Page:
but some of these pictures are pleasant enough on their own merits, genuinely charming bits of Americana. I'll let you enjoy a simple picture-show, while I'm busy wrestling with the questions of family, self and mortality that the pictures will inevitably provoke. Here is a young Donald driving, inexplicably, a little goat-drawn cart--where, and why? A paragon of all-American boyhood, he has his hair meticulously--but not too meticulously--parted to one side, his shirt tucked in and a ridiculously wholesome smile plastered on his face; he and his goat might, had things turned out differently, have rode clear to Washington and run for President, so great is the prewar optimism which he beams toward the camera. Here is a youthful Don striking a variety of poses; an androgynous toddler on tricycle, in a delightfully abstract portrait:
As a pensive tyke, contemplating eternity on some South Side beach, probably Promontory Point--dig the proto-goth chick scowling in the background:
And, around the same age, play-fishing with a stick, his impossibly Rockwellian innocence foreshadowing, perhaps, the Reaganite naivete of his later years:
Here he is, young entrepreneur, a wee Horatio Alger, selling peanuts at a football game:
And as a young schoolkid on the south side of Chicago--this is at 48th and Kenwood, quite close to the one-time Obama abode:
Now he's an adolescent, lanky and bespectacled--the back of the photo says "Punk Europe Bound," punk being my grandfather's nickname from childhood, when the word had none of its modern connotations. It would have been a prewar Europe that he was visiting, as yet unravaged:
And a few short years later, as an enlisted man, dodging bullets and deciphering code in enemy territory--
--where his unit received a surprise visit from ex-German film star Marlene Dietrich, who was touring with the USO mere miles from the German lines. That's my grandfather, two men to Dietrich's left, with a slightly lascivious grin on his face--who knows how long it had been since he'd see a woman in a slinky dress:
After the war, Don attended the University of Chicago, where he met his future wife, Roys, with whom he'd have three boys, my dad and his brothers. Don settled into a life of hard work, peddling grocery store promotions to chains around the Midwest, building a decent, all-American nest egg, joining a country club, taking up golf and poker, while his boys drifted from suburban boredom to the fringes of hippie life--hitchhiking, growing their hair, dodging cops at the '68 convention. Here's Don around that time, with his wife, hair pomaded and with a salesman's optimism plastered across his face, seemingly immune to all the Vietnam napalm death and acid-drenched confusion of the era--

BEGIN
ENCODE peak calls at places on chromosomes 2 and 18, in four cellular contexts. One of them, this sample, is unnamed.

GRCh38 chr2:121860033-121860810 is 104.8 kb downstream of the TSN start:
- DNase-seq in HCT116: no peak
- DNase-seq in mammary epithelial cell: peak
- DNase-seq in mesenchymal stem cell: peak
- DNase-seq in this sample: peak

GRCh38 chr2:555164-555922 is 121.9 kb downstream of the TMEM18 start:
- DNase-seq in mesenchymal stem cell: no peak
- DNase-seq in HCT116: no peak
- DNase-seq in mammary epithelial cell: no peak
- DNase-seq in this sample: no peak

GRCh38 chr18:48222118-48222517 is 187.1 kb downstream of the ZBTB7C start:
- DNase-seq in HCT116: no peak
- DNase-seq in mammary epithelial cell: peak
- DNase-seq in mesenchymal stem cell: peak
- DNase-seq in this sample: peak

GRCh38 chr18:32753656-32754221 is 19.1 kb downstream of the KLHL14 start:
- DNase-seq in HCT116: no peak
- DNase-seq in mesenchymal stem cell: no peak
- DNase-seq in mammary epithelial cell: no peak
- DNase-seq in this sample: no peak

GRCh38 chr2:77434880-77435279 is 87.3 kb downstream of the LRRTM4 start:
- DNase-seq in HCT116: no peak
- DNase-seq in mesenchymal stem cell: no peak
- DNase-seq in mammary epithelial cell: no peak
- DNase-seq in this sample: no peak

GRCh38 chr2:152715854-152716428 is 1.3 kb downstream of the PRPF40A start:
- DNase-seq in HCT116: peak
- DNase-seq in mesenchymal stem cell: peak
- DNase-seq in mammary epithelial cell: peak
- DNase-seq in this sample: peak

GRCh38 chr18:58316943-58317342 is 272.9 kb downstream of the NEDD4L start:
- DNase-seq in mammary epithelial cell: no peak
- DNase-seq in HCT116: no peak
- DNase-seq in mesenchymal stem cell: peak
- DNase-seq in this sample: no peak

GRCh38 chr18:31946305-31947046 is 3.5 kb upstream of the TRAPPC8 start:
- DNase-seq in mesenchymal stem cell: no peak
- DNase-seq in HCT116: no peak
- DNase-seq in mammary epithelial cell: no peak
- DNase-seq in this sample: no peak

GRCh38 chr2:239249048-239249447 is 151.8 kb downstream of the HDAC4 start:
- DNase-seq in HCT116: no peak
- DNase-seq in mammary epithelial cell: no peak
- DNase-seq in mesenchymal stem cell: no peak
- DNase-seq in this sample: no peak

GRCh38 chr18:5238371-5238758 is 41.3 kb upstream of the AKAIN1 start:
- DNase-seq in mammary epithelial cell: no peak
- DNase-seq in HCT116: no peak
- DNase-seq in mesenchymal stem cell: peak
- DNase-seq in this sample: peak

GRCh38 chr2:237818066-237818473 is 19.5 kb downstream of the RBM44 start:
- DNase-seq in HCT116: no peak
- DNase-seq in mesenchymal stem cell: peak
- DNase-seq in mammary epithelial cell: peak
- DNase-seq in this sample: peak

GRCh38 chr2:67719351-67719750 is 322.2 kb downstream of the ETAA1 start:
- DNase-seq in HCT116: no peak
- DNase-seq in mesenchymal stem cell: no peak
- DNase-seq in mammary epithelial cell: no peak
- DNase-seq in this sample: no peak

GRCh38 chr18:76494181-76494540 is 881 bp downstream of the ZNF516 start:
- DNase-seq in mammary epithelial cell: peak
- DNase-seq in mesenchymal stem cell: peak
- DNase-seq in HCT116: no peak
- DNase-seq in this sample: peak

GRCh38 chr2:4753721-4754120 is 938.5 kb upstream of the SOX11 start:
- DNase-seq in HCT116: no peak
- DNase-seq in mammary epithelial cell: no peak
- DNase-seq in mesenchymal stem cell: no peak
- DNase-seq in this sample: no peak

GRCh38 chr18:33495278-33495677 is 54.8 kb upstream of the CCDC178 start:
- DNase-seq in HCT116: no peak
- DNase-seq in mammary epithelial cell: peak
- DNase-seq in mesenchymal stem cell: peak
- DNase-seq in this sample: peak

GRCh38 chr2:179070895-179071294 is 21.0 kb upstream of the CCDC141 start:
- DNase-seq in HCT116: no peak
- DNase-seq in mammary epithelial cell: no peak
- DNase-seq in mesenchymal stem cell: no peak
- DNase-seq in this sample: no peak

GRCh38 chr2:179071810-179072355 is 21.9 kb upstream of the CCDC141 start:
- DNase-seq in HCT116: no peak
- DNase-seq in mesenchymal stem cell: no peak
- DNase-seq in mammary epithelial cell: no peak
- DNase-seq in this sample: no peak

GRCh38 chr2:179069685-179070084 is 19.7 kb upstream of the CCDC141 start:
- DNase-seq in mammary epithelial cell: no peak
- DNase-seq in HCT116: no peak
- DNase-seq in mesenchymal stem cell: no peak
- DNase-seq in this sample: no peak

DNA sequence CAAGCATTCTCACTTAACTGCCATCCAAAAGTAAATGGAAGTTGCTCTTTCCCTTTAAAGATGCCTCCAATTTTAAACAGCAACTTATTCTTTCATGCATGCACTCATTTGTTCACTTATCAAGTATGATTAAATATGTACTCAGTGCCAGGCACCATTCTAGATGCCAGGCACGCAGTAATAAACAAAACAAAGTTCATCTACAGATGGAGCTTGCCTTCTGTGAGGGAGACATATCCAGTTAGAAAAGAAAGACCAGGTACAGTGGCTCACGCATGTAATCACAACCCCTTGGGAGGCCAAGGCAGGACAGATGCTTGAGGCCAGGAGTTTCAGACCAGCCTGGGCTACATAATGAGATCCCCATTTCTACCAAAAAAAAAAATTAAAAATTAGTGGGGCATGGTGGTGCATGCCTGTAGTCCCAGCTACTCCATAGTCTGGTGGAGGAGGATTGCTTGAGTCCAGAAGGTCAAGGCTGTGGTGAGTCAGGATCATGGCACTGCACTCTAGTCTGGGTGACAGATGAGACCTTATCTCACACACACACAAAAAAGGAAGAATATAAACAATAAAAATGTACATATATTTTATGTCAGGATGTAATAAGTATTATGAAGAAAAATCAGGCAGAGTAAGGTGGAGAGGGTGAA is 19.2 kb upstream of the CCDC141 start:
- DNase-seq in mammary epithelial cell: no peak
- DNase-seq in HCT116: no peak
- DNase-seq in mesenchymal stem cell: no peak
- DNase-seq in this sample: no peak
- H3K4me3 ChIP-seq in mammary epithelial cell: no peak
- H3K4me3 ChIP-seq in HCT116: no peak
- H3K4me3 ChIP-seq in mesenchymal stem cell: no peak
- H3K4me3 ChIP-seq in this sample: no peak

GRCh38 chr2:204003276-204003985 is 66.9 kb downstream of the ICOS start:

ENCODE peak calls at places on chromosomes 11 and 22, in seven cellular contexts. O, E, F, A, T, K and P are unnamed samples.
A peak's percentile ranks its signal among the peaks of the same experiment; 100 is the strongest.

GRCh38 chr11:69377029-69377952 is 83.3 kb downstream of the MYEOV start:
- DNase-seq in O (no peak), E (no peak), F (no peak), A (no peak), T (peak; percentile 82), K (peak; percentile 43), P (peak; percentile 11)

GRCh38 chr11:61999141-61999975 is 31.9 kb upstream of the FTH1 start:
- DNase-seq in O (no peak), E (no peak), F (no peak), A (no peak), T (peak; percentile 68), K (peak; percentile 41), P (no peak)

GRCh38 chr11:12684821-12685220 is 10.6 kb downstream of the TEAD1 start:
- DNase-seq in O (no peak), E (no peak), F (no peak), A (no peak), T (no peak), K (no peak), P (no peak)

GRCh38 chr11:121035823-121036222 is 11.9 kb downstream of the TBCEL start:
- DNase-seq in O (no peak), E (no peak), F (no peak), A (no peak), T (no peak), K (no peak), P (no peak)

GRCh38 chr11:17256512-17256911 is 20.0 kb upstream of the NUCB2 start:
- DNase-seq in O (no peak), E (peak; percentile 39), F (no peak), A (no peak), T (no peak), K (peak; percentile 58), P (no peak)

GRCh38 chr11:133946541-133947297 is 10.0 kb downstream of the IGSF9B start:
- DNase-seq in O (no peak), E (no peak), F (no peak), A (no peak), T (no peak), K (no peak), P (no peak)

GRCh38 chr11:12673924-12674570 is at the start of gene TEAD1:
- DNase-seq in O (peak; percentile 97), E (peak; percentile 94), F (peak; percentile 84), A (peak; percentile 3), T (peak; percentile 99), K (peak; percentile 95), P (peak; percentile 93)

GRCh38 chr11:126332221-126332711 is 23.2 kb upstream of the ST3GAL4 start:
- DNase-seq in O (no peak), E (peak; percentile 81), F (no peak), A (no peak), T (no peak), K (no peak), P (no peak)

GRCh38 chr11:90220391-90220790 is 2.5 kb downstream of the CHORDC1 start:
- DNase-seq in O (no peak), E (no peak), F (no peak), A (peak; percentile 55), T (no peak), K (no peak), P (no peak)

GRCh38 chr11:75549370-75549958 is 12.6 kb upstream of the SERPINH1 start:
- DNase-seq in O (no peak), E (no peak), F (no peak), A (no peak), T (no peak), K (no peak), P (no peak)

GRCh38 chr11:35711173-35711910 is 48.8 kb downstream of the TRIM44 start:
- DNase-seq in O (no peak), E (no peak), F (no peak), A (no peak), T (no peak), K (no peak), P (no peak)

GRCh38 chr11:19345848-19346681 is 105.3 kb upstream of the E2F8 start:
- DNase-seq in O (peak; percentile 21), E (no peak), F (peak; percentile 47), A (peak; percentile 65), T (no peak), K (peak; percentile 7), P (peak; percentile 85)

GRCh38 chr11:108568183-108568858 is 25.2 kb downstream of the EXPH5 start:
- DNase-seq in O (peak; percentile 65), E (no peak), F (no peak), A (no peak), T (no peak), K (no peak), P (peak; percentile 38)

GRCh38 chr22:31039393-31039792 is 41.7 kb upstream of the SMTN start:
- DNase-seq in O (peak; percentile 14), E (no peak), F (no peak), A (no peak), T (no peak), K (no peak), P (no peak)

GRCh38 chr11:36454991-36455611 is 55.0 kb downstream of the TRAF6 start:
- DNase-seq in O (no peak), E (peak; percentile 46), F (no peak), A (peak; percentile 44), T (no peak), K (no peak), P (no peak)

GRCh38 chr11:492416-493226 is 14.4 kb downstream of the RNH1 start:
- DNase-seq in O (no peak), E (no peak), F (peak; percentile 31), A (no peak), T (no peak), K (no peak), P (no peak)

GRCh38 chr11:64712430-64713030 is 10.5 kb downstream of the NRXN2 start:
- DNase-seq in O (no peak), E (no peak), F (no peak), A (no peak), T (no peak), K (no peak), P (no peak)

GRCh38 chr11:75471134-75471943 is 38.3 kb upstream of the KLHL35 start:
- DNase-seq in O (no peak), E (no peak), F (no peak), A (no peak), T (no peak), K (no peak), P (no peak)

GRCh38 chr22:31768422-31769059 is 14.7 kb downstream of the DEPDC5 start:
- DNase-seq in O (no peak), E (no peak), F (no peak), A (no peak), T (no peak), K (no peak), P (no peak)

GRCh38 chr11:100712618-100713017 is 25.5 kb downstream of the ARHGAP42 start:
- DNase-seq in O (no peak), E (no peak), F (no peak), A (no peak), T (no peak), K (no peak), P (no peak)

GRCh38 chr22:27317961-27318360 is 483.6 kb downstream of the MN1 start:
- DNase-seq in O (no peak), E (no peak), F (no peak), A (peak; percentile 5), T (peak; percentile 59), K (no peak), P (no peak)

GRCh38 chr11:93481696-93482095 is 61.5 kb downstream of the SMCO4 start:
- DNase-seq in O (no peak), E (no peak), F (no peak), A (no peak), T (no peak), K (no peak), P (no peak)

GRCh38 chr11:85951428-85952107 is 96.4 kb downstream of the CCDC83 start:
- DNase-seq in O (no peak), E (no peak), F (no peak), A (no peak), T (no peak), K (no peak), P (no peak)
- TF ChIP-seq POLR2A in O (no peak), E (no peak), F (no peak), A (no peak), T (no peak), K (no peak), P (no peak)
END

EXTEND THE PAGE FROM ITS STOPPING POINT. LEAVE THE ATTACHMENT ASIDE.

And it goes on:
still, at heart, the happy kid from Kenwood who lived for his beloved White Sox. And here, in later years, the two of them world-traveling and looking almost imperial in haute-casual boat attire:
And later, Roys' death, lonely lunches at the country club, a gradual descent into senility as the horizons narrowed to near the point of infinity--his own infirmity brief illness, still watching the Sox even from his hospital bed, as he slipped in and out of coma, not caring whether they won or lost, just glad to hear the crack of bat on ball and roar of crowd.

I'm not sure what led me down this admittedly sentimental path--I certainly don't expect my readers, whose online lives are busy enough already, to join me in meditating on the transient life of some old fart who they never knew. Just wanted, really to share some pictorial treasures from a box full of heirlooms and family flotsam--better, I think, let just letting them oxidize in some dank desk-drawer.

1 comment :

  1. offended?!?!?!!? my dearest cousin, never, never think that. The images you posted here and the ones I have found in the boxes I took make me so happy and emotional. What a gift it is for us just to even have these tokens of lives lived. I feel truly blessed to have had such grandparents and such family still. the pictures make me miss Memom so much. I miss you too, come to NYC anytime. Thanks for the post.